Terry Smythe, Calls for Taxicab Deregulation, As posted to the TAXI-L InterNet special interest group, June 16,1997.

Peter Holle, Taxi Deregulation Would Benefit Public, The Winnipeg Sun, May 19, 1997.

Irwin Stelzer, Abolish The Taxi Medallion System: Deregulation Would Benefit Drivers and Passengers Alike, American Enterprise Institute, December 1996.

Consumer Policy Institute, Putting Customers first: Taxicab Reform in the Greater Toronto Area (GTA), April 1997.

Peter Cheney, Don Wanagas, Mike Slaughter, Toronto Star Taxi Plate/Leasing Investigation, A series of articles in the Toronto Star from March-April 1998.

Nabil Charbel, City Must Clean Up Taxi Business, Retail Wholesale Banner, Issue No.8, Winter 1999.





Dear Mayor and Councilors of the City of Oshawa,

In regard to the report, DCS-98-25, dated January 23, 1998 and file D2330, concerning "Special Wheelchair Accessible Taxi cab Vehicle Licenses", we, the members of Local 1688, Retail Wholesale Canada Canadian Service Sector Division of The United Steel Workers of America, and all the taxi drivers in the City of Oshawa, strongly protest the recommendation and the result of the above report.

We point out that under the heading, Analysis, all of the points made are reasons not to issue the Special Wheelchair Accessible Taxi Vehicle Licenses.

The report states:

In the sixteen months the four special licenses previously operated by Access Taxi have been out of service, "there have been no complaints from taxi patrons or any about the lack of wheelchair accessible taxi service".

"Currently in Oshawa, both Taxi Taxi and City Wide Taxi operate a total of five wheelchair accessible taxis. Previously, it was the feeling in the Taxi industry that the wheelchair accessible taxi service was over supplied in Oshawa." (The report does not give any evidence that this has changed. As drivers, we strongly support this statement and would further testify that the general taxi service in Oshawa is over supplied.)

The report then makes the recommendation to issue two special licenses. We point out that there is nothing in the report which supports this recommendation. Then, in its final recommendation, the report inexplicably increases the issue from 2 plates to 2 to 4 plates.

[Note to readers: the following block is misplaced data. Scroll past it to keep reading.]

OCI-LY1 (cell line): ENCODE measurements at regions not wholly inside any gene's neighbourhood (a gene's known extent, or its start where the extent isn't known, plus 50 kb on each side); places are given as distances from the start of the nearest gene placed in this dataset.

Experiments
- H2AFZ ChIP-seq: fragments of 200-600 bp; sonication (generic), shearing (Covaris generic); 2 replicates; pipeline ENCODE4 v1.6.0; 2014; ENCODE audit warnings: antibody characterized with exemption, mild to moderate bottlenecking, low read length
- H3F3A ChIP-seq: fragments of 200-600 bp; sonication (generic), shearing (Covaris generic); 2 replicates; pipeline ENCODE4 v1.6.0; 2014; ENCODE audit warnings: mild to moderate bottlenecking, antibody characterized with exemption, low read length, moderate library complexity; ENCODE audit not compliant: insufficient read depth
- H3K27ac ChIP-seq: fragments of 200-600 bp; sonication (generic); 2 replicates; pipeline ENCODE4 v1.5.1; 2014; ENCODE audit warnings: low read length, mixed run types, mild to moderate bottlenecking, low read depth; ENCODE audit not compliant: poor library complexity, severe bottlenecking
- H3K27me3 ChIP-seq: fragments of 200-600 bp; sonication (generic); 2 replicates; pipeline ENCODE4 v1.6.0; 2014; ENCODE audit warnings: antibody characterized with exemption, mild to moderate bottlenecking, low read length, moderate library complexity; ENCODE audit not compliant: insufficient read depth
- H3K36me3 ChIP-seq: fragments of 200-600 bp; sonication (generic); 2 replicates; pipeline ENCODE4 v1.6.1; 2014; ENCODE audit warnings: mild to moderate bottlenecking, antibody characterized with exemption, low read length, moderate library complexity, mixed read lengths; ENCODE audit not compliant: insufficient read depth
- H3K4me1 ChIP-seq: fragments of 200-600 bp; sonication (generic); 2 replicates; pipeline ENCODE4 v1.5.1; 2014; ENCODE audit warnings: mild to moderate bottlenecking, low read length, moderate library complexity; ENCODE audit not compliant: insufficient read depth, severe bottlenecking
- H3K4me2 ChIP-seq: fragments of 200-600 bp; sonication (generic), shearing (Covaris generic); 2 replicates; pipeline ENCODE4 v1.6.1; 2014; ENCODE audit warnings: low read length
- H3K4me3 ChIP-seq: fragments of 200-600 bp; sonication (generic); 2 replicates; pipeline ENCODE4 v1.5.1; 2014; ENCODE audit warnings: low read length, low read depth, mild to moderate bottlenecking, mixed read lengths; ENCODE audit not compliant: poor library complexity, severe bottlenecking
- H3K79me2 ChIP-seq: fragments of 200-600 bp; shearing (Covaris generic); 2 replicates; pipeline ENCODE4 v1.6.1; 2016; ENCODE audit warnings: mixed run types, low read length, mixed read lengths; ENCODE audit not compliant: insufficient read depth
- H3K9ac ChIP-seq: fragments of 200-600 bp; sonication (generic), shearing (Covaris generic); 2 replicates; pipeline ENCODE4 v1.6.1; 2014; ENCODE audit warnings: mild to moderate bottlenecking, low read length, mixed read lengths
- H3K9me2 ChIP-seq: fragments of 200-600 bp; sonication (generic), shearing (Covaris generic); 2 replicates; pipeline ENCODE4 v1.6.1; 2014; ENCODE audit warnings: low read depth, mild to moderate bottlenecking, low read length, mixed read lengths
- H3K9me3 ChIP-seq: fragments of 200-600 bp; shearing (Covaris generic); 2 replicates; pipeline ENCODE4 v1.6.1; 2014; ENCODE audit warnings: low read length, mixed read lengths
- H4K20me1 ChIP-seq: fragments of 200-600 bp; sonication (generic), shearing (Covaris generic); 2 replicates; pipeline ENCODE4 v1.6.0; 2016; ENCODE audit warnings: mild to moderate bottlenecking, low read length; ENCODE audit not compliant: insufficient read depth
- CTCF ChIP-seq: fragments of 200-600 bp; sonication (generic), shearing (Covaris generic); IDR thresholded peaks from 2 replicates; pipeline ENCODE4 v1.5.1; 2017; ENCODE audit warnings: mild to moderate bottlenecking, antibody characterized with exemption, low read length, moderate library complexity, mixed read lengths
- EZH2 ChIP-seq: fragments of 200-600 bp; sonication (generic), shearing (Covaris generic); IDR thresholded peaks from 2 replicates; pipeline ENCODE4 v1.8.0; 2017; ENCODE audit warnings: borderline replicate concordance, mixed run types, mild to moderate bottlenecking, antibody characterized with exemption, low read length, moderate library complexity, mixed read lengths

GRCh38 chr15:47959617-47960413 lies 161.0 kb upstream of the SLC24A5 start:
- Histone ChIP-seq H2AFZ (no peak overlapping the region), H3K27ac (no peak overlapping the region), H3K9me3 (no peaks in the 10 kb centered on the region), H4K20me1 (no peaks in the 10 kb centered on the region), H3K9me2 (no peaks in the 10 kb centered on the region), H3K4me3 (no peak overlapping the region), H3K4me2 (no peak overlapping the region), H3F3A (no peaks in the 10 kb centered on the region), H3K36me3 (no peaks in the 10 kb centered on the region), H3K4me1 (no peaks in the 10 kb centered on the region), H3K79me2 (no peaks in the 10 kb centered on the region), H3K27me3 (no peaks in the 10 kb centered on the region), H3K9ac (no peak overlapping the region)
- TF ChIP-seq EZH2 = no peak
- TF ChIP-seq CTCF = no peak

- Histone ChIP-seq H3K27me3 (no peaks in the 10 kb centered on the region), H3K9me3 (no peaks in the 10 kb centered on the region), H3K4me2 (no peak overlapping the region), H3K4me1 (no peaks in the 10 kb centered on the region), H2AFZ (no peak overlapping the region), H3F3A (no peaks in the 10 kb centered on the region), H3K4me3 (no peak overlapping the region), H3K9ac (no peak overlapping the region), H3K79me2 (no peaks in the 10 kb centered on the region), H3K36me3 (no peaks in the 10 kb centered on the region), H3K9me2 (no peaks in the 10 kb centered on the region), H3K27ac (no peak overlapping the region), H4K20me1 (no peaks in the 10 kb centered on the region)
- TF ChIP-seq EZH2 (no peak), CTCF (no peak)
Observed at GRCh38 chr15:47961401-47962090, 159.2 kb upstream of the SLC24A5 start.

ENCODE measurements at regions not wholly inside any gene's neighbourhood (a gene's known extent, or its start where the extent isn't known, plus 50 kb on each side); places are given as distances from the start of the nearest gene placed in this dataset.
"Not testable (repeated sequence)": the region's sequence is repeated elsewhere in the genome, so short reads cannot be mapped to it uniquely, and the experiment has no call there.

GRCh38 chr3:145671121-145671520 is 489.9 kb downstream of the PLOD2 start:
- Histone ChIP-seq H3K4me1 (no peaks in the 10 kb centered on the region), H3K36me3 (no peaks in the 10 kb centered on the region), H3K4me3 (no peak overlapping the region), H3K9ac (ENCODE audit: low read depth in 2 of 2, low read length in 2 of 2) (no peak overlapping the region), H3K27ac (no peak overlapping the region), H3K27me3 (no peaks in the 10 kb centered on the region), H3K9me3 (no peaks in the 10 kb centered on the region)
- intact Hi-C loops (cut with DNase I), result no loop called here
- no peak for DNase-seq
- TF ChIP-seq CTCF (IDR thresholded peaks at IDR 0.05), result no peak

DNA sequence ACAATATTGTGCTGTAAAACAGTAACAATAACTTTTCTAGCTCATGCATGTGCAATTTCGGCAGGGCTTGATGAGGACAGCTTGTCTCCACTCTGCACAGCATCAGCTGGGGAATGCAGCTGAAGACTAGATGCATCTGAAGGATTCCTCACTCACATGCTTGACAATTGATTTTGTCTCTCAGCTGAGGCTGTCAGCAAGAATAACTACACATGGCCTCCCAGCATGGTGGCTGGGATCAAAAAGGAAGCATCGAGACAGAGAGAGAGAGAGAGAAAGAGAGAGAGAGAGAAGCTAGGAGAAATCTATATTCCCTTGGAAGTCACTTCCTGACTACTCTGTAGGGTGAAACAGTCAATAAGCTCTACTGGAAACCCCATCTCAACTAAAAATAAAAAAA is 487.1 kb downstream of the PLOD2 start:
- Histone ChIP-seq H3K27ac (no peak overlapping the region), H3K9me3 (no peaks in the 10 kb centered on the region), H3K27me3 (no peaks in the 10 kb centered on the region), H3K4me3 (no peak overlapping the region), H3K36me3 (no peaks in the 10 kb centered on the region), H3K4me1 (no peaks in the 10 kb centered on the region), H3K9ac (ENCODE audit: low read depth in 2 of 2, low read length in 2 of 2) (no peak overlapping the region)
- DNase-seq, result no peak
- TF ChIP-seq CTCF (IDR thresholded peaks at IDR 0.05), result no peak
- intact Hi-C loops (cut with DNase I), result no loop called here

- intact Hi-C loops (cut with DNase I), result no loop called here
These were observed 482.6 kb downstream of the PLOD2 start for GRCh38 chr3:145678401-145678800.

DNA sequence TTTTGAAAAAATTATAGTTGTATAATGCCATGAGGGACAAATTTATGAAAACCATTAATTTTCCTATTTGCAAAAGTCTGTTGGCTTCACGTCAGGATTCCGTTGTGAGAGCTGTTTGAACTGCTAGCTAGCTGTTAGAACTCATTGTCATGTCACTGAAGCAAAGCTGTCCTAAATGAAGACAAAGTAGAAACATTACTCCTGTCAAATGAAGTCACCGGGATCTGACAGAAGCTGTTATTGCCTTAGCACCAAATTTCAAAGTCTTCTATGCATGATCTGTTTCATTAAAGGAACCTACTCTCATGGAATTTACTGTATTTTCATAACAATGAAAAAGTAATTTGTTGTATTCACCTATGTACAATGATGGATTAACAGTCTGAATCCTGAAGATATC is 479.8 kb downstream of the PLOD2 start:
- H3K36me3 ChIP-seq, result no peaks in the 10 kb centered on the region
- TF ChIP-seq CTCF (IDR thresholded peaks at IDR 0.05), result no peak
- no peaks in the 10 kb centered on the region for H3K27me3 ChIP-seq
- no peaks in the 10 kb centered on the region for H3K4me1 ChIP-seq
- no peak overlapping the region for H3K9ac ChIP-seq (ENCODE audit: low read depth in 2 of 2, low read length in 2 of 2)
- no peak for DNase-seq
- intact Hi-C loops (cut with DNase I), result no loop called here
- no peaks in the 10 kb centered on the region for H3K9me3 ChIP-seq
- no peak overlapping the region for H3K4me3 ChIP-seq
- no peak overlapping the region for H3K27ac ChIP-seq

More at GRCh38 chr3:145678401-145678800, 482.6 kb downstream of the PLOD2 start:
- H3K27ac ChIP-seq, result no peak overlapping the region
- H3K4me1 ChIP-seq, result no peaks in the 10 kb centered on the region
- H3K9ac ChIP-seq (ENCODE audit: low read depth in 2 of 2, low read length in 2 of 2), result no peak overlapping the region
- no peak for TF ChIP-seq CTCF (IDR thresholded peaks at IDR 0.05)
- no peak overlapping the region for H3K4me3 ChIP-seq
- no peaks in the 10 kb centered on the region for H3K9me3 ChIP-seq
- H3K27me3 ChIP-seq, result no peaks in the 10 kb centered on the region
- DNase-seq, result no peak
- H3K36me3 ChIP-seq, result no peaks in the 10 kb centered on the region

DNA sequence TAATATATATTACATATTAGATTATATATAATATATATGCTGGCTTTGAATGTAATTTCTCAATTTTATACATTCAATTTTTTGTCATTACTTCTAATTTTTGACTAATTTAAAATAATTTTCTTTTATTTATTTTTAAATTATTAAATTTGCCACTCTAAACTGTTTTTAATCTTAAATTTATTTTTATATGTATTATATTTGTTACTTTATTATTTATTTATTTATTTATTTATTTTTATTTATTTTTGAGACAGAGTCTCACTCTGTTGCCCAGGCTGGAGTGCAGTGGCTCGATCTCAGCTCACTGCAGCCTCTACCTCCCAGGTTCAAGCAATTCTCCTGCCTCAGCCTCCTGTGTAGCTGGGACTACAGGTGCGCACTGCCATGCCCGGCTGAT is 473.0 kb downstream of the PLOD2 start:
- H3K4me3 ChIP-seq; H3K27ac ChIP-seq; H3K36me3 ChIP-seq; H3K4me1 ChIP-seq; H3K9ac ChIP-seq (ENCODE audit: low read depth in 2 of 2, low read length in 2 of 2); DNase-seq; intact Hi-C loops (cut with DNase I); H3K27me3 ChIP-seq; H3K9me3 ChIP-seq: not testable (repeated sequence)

It then goes on to recommend a request for proposal (RFP) process to "ensure the licenses are properly operated by a taxi owner who has submitted the most realistic and knowledgeable plan and has the necessary operating arrangements and equipment to successfully provide this important service". We can demonstrate that this solution only benefits the current owners and brokerages and is of little gain, if any, in service to the citizens of Oshawa.

Taxi Taxi at present operates four wheelchair accessible taxis. Two of these are being operated on Wheelchair Accessible Taxi Plates, which has allowed them to increase their fleet, and the total fleet in Oshawa, by two vehicles. Should an owner(s) with Taxi Taxi receive two more of the Wheelchair Accessible Taxi Plates, they will not add two more wheelchair accessible vehicles, but will move the plates presently on the existing vans over to two more general taxis. The issued Wheelchair Accessible Taxi Plates will be placed on the already existing vans. In effect, two more cars will be created as opposed to two more Wheelchair Accessible Taxis.

City Wide Taxi previously operated two wheelchair accessible vans. They have reduced this service to one wheelchair accessible van, which has proved to be adequate to service the requests for wheelchair accessible vehicles. Should an owner(s) in City Wide Taxi receive two Wheelchair Accessible Taxi Plates, they will similarity move the plate from the existing van to a general taxi and, in the end, will increase the number of wheelchair accessible taxis, and their fleet, by one. This is supported by articles in their collective agreement with the union.